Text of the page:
A recent Carnegie Mellon University CyLab survey of corporate board directors reveals a gap in board and senior executive oversight in managing cyber risks.
Based upon data from 703 individuals (primarily independent directors) serving on U.S.-listed public company boards, only 36 percent of the respondents indicated that their board had any direct involvement with oversight of information security.
The survey also said that cybersecurity issues need to be seen as an enterprise risk management problem rather than an IT issue. Only 8 percent of survey respondents said their boards had a risk committee that is separate from the audit committee.
Jody Westby, the survey’s lead author said:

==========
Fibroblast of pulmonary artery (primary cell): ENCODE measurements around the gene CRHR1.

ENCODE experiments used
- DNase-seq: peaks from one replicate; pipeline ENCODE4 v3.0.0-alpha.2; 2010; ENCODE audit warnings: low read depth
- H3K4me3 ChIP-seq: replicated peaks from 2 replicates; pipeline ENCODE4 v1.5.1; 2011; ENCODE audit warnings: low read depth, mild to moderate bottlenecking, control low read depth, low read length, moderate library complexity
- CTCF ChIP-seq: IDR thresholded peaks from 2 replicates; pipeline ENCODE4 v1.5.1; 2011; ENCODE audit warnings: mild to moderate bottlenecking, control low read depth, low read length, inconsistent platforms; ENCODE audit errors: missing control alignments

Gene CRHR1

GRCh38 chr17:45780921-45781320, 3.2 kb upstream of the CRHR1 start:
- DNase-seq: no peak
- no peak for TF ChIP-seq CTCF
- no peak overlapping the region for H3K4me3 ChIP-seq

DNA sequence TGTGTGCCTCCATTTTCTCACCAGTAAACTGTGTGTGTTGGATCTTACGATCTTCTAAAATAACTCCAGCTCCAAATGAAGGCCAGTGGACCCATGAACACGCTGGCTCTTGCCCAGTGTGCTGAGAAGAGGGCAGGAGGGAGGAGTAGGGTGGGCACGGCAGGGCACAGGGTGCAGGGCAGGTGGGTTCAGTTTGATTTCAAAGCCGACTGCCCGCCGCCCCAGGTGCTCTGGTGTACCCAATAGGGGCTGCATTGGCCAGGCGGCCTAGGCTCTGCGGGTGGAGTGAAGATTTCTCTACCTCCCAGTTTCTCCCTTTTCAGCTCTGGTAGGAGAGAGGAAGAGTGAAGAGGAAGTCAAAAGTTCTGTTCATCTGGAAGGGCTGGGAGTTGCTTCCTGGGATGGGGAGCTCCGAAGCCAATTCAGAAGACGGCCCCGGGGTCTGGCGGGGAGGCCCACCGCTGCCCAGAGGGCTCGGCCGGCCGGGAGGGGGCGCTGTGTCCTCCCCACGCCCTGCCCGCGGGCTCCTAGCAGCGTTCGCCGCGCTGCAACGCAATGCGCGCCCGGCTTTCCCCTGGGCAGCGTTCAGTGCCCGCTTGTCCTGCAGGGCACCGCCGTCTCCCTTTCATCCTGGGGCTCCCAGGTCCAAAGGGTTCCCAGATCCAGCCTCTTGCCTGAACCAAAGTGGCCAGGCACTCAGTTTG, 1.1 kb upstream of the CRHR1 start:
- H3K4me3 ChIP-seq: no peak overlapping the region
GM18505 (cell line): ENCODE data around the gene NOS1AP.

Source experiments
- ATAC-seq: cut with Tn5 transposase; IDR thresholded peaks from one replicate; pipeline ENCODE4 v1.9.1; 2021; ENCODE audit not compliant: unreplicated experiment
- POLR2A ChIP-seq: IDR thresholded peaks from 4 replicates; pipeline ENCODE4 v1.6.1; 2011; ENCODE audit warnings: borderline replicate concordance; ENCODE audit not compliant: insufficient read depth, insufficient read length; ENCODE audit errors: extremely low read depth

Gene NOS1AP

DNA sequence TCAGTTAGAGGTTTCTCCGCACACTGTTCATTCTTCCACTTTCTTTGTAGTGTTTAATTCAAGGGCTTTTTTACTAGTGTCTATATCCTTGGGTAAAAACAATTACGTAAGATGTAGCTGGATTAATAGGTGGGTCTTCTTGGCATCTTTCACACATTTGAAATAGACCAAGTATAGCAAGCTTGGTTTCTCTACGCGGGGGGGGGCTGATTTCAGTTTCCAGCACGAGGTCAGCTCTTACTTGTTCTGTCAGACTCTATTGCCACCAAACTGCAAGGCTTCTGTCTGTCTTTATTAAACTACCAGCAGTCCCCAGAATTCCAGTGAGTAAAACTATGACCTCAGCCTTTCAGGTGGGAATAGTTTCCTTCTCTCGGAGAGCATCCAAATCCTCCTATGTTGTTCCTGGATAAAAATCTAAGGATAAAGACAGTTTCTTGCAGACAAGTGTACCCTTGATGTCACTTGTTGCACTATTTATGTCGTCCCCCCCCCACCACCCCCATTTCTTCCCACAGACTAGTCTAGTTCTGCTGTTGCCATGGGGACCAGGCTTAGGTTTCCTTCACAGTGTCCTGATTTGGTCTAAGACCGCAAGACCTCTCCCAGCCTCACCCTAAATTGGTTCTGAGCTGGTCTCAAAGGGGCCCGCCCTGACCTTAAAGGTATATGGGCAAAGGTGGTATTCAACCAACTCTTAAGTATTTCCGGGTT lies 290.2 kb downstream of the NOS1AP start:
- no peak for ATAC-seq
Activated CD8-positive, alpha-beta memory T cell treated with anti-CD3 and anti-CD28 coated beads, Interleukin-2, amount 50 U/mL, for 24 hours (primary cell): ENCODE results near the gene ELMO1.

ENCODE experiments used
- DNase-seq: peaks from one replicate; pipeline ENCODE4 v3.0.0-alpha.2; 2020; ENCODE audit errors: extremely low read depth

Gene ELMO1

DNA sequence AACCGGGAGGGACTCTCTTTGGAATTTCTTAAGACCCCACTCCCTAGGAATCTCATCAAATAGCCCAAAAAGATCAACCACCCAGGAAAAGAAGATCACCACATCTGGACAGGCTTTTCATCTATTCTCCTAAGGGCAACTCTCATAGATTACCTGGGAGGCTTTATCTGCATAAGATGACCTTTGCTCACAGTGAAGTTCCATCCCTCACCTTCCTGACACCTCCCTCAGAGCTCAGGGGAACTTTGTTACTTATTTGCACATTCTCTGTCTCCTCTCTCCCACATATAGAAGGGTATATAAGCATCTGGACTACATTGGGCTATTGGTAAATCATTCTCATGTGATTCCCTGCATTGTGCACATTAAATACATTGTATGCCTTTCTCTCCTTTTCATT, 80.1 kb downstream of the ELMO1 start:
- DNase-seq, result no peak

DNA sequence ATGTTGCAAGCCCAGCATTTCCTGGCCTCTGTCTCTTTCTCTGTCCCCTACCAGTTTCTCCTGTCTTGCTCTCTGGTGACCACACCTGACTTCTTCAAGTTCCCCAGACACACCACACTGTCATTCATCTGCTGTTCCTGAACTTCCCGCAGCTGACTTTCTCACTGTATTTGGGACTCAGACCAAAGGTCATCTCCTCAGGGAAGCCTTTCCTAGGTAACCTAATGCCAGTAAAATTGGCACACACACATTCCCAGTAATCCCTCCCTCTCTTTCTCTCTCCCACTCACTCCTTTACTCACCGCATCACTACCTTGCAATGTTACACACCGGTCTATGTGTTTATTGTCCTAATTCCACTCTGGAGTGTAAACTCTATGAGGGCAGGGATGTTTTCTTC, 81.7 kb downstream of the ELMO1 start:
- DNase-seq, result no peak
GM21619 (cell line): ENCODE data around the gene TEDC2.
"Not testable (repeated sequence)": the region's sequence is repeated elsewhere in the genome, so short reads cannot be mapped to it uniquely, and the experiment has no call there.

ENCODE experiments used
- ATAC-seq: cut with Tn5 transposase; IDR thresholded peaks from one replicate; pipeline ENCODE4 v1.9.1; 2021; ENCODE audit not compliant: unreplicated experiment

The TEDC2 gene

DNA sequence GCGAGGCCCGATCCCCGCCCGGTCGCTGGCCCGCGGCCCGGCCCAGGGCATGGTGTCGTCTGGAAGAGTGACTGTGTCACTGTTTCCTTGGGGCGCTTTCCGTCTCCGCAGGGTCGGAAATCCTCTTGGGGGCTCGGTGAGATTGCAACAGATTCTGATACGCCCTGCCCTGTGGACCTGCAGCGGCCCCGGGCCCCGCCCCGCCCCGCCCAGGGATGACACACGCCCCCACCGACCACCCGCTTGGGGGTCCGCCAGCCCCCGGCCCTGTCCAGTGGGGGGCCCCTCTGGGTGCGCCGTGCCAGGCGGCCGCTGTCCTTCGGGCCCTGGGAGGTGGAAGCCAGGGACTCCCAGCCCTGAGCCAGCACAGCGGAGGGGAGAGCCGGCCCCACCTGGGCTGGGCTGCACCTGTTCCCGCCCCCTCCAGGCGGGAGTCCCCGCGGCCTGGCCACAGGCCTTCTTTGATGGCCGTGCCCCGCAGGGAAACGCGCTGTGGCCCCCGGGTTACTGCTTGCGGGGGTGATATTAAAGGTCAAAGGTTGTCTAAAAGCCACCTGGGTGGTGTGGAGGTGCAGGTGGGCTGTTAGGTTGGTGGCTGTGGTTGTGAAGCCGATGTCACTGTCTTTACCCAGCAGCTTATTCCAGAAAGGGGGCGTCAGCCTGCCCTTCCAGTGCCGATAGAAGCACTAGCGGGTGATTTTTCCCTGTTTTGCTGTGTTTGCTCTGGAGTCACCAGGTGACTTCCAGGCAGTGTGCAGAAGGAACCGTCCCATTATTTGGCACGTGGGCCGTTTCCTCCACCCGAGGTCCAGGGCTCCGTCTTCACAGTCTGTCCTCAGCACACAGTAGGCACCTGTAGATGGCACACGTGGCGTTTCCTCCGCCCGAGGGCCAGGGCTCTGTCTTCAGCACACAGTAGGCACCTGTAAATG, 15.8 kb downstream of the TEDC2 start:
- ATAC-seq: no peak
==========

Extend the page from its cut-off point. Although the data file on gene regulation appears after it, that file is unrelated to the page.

There are real fiduciary duty and oversight issues involved here. There is a clear duty to protect the assets of a company, and today, most corporate assets are digital. We also found that boards were only involved about 31 percent of the time in assessment of risk related to IT or personal data – the data that triggers security breach notification laws.
To help company boards improve corporate governance of privacy and security, the survey recommends broad operational changes from establishing a board risk committee separate from the audit committee to reviewing existing top-level policies to creating a culture of security and respect for privacy.